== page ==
This research focuses on the variety of ways in which teachers make sense of organisational change within the context of a democratic approach to decision-making. Taking a case-study approach and adapting a phenomenographic methodology, the research is set in an independent international school in China, with mainly globally mobile students and teachers. The pedagogical changes envisioned by the school’s senior leaders and the process by which teachers were engaged to lead this change follows a liberal and democratic philosophy towards learning and human relationships. Drawing from literature about the cognitive-social behaviour of sense-making (Spillane et al, 2002; Coburn, 2005), Basil Bernstein’s pedagogical theories (1971, 2000) and analytical models of teacher-leadership developed by Muijs and Harris (2007) and Supovitz (2018), I have developed an analytical framework to develop insights into the ways in which teacher-leaders, with their variations of interpretations of roles and pedagogy, can both progress and be hindered in a change process. Drawing from this framework, suggestions are proposed for developing teacher-leaders’ awareness of hybrid approaches to leadership (Gronn, 2009) and for senior leaders to discern moments where their direct support is needed, even in a democratic decision-making environment.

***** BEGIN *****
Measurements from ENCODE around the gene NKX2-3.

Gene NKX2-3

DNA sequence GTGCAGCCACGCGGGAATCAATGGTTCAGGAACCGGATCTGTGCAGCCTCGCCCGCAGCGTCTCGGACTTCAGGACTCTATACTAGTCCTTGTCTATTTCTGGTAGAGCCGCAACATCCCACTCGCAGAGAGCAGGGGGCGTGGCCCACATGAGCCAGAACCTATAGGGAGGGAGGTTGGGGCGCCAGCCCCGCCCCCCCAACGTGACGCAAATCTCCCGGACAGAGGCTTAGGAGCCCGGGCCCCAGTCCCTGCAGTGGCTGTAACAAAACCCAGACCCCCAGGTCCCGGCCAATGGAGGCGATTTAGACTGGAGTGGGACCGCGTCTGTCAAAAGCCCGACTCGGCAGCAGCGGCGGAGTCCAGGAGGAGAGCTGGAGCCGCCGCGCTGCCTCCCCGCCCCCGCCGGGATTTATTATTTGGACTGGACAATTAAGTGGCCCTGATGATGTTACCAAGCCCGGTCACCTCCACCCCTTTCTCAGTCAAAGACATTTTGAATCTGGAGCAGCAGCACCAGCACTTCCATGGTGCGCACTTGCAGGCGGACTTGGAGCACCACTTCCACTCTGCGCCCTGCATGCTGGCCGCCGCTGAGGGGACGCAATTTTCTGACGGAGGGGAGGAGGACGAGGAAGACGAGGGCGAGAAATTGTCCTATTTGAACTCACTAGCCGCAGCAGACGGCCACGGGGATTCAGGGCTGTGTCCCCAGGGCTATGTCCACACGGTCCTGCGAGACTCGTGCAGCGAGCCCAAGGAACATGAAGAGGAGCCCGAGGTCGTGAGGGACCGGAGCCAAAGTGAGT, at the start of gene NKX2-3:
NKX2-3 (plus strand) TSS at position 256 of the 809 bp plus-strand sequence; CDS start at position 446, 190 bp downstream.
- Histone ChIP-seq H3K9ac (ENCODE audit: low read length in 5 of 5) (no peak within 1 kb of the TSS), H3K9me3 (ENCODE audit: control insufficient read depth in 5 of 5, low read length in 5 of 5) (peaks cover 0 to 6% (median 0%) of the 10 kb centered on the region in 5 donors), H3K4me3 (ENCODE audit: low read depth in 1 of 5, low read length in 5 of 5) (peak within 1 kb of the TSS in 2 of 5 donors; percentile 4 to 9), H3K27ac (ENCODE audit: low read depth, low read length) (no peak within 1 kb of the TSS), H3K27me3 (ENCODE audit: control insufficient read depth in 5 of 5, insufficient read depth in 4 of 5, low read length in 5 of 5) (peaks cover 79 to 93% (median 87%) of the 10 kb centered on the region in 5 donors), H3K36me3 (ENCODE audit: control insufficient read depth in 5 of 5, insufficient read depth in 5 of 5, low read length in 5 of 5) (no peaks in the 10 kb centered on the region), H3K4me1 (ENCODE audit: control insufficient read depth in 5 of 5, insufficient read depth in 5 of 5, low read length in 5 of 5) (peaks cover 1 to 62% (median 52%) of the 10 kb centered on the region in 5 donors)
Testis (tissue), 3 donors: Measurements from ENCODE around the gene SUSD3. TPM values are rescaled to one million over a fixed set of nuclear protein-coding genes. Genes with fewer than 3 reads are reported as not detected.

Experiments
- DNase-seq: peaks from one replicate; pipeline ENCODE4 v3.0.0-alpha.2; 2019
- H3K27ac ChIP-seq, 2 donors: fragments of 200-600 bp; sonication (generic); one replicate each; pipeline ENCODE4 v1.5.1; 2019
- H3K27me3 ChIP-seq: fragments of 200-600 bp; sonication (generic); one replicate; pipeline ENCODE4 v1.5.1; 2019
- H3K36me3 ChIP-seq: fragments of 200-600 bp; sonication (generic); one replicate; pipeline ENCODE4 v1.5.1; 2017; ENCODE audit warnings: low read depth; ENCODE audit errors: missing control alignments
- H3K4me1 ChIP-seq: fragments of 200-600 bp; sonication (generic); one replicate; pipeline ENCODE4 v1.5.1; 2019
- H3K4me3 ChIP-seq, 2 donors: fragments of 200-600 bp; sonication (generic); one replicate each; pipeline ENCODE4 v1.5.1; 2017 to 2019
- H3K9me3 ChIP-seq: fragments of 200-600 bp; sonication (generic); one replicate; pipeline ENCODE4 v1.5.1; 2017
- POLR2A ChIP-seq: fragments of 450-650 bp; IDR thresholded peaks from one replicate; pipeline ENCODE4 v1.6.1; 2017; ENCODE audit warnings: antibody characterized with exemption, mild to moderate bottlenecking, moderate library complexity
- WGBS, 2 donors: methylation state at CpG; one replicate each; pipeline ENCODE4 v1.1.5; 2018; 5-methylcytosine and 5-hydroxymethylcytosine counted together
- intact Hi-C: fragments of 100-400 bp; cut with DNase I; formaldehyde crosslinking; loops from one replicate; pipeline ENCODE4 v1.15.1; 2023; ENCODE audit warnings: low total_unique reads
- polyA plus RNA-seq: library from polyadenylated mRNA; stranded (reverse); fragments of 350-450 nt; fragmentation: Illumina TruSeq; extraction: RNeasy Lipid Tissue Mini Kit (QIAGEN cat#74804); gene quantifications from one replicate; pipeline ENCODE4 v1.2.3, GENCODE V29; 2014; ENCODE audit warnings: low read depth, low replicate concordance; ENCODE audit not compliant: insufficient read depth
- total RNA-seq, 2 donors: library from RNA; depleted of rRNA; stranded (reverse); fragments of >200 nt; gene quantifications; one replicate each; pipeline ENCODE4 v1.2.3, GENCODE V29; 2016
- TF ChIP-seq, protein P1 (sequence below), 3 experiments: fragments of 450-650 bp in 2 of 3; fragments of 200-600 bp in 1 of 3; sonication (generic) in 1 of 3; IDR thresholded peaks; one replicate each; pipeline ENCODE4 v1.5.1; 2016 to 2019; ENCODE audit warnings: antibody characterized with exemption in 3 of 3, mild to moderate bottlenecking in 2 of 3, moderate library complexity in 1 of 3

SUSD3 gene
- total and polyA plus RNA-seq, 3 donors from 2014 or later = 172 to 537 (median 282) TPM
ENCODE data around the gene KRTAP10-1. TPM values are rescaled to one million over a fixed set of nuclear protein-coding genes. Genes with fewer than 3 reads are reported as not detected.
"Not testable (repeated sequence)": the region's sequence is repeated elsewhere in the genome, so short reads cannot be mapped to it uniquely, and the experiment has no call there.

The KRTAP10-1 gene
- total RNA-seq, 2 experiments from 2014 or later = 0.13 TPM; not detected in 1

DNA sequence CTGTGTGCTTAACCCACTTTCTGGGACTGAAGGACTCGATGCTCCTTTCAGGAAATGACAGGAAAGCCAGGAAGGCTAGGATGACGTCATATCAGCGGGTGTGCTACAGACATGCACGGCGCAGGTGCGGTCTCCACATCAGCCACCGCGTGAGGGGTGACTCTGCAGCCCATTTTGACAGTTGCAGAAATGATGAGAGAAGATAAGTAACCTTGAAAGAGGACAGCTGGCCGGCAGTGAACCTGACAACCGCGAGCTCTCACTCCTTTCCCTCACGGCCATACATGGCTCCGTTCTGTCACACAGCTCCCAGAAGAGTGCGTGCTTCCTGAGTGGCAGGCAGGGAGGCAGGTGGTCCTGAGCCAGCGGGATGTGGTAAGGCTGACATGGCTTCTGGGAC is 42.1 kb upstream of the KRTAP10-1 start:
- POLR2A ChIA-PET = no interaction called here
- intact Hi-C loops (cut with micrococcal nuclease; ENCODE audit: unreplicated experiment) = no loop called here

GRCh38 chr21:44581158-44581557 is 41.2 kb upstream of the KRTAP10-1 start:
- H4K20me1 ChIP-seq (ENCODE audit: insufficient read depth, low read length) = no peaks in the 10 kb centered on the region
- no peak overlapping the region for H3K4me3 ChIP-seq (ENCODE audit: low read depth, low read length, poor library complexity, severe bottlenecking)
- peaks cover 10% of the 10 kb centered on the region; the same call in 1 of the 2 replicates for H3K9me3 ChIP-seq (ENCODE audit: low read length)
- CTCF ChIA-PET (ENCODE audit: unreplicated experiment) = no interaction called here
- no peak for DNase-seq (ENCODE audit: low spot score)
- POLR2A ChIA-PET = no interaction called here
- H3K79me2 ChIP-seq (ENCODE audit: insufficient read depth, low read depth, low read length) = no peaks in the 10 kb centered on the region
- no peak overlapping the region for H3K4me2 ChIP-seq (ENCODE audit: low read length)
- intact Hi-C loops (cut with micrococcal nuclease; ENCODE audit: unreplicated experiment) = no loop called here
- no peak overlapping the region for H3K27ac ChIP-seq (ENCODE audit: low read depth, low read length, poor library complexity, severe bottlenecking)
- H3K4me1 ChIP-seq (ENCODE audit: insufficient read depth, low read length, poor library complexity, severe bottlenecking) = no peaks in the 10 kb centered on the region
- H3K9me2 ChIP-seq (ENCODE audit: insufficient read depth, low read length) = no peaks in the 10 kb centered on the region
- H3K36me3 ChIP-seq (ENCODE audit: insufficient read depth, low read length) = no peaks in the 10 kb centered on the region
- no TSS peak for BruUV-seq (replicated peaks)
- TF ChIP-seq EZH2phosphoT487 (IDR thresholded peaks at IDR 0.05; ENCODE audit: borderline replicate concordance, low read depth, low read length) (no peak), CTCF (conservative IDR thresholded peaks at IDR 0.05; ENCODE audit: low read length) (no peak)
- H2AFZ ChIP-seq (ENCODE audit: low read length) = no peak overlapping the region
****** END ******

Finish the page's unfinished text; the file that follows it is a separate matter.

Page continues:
|Date of Award||16 Jun 2021|
|Supervisor||Andrea Abbas (Supervisor) & Tristan Bunnell (Supervisor)|
- Sense-making, teacher leadership, phenomenography, democratic leadership, international school